A risk factor is something that increases your likelihood of getting a disease or condition.

It is possible to develop GERD with or without the risk factors listed below. However, the more risk factors you have, the greater your likelihood of developing GERD. If you have a number of risk factors, ask your healthcare provider what you can do to reduce your risk.

GERD or heartburn can occur in men, women, and children of all ages, including infants.

Risk factors include:

Specific Lifestyle Factors

The following habits can increase the risk of heartburn or GERD:

  • Obesity
  • Exercising immediately after eating (especially jogging or strenuous activity)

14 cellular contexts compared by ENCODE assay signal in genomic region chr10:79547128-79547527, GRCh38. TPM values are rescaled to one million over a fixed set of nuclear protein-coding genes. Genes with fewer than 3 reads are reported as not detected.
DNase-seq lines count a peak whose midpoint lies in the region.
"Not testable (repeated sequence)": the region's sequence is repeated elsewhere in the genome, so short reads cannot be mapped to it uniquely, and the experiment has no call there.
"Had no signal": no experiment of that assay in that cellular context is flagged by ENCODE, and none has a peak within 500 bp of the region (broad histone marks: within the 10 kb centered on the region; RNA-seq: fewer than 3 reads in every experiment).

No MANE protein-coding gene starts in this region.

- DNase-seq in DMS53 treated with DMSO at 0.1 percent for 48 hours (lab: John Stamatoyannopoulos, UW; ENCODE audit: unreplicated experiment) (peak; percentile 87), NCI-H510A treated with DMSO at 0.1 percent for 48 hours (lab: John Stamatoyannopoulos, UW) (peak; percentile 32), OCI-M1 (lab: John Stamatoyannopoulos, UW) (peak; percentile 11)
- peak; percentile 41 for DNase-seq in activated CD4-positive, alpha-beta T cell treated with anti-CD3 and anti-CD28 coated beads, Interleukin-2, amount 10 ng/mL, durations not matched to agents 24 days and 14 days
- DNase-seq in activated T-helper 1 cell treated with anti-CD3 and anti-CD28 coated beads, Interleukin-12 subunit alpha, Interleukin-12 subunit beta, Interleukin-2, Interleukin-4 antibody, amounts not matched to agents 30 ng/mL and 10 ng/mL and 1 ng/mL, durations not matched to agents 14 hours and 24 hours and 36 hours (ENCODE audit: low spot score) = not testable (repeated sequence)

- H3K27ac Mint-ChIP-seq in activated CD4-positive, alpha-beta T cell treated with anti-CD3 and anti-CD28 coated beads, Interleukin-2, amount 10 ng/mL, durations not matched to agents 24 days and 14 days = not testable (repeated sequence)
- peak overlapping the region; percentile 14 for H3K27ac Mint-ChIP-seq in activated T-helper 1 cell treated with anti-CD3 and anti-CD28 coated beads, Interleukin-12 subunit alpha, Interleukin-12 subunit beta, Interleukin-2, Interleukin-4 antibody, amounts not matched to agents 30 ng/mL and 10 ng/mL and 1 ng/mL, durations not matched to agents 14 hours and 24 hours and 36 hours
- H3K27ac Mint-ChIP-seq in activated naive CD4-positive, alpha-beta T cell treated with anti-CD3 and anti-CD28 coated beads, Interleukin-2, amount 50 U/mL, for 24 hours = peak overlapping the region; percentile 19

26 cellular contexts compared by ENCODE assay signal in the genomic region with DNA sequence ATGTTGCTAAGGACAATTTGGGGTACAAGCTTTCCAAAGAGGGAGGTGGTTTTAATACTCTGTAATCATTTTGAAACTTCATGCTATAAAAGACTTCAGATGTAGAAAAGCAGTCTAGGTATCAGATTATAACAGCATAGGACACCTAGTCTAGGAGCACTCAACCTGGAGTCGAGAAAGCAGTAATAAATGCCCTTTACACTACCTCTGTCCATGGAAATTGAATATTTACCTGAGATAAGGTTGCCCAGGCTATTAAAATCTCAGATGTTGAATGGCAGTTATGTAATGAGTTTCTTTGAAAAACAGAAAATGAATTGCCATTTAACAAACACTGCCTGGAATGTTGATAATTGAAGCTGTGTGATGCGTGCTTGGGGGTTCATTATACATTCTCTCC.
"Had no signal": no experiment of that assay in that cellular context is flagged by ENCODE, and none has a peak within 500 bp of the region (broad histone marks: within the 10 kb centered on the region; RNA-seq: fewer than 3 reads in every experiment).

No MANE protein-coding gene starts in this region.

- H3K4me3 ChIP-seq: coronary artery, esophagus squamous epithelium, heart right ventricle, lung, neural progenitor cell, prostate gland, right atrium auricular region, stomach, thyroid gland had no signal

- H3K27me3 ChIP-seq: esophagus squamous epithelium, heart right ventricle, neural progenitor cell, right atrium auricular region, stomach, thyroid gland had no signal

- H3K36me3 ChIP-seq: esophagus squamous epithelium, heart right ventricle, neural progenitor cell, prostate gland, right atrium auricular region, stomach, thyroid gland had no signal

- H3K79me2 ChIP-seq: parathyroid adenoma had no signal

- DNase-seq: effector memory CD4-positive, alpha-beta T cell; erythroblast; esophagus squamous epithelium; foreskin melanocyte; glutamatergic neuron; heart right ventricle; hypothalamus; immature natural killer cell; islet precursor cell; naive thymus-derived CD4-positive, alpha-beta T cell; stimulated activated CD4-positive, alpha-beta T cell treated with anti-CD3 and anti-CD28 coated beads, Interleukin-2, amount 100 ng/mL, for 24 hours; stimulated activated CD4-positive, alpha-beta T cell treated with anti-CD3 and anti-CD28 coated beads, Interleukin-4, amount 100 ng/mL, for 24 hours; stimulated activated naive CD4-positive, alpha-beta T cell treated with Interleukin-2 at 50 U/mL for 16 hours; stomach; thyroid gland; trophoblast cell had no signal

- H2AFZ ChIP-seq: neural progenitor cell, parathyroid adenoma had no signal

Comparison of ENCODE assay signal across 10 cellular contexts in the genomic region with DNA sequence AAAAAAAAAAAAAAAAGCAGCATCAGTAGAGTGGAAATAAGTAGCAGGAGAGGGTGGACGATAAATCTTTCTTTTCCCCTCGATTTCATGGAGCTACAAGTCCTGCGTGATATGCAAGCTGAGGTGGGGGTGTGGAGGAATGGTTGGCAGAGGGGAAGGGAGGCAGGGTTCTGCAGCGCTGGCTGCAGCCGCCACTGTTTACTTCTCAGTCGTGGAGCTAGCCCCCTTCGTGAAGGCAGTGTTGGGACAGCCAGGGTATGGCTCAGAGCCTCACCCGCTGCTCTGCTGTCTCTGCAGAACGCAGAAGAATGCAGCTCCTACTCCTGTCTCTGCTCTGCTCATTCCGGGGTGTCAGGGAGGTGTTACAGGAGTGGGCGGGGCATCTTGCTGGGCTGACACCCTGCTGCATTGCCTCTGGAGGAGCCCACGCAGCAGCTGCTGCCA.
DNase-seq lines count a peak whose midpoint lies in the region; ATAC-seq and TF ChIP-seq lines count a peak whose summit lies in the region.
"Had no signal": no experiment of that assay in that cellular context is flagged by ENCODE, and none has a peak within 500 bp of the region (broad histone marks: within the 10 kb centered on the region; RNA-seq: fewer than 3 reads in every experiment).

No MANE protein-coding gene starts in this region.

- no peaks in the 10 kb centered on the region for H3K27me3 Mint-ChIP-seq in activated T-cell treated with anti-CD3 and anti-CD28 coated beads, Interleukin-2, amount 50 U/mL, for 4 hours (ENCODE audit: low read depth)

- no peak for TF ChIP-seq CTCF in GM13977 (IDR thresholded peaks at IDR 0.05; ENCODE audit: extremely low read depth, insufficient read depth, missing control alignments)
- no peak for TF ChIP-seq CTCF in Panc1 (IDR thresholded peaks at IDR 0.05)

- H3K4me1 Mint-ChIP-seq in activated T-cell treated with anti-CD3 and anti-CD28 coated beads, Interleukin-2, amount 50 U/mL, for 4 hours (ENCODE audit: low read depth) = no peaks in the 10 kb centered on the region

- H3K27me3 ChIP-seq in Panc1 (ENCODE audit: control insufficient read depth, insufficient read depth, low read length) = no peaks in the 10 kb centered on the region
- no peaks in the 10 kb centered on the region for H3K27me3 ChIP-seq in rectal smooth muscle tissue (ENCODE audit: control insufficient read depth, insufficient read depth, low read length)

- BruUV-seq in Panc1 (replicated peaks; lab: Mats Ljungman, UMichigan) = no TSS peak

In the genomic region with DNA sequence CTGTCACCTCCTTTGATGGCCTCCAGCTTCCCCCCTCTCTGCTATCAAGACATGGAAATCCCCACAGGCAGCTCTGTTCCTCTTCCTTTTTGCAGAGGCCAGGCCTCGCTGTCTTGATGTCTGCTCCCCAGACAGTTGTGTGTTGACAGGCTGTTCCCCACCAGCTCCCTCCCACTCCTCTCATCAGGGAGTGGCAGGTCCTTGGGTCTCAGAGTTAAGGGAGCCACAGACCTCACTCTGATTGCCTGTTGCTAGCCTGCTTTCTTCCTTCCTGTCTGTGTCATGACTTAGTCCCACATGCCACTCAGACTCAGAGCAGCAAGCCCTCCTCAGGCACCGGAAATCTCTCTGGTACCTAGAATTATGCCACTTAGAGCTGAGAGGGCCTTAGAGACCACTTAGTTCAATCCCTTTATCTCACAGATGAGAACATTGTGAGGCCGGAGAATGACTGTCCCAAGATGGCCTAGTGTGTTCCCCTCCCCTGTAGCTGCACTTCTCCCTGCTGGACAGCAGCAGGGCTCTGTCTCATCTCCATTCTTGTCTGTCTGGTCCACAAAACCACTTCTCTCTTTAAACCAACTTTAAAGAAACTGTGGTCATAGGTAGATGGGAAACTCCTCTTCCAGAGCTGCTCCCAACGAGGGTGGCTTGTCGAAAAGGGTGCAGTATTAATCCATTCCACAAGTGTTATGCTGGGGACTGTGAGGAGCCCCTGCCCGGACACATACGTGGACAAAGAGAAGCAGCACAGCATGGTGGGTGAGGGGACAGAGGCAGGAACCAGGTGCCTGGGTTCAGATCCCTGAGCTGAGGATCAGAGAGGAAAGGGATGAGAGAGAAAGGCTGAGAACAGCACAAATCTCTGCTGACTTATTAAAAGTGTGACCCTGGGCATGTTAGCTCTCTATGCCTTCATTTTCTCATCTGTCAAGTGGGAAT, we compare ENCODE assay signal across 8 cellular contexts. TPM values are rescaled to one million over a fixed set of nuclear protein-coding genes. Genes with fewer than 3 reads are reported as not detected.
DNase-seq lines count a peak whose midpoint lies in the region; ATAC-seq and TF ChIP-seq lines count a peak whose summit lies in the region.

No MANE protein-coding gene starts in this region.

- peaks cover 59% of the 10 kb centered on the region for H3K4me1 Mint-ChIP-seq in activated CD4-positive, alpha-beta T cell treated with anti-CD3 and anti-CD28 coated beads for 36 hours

• Smoking
  • Lying down soon after meals
  • Bending over or straining, especially soon after meals
  • Alcohol (especially excess) use
  • Eating chocolate
  • Drinking carbonated beverages, caffeinated beverages, and decaffeinated coffee
  • Eating spicy foods or acidic foods like citrus or tomatoes

Medical Conditions

The following medical conditions may increase the risk of developing GERD:

  • Peptic ulcer
  • Prior surgery for heartburn, including gastric reflux surgery and vagotomy
  • Asthma or other respiratory problems
  • Diabetes
  • Cancer
  • Scoliosis
  • Cystic fibrosis
  • Certain nervous system disorders
  • Gastrointestinal disorders
  • Food allergies
  • In-dwelling nasogastric tube
  • Chest trauma
  • Certain congenital problems such as:

Medications and Supplements

The use of certain medications and supplements can increase the risk of GERD. These medications include: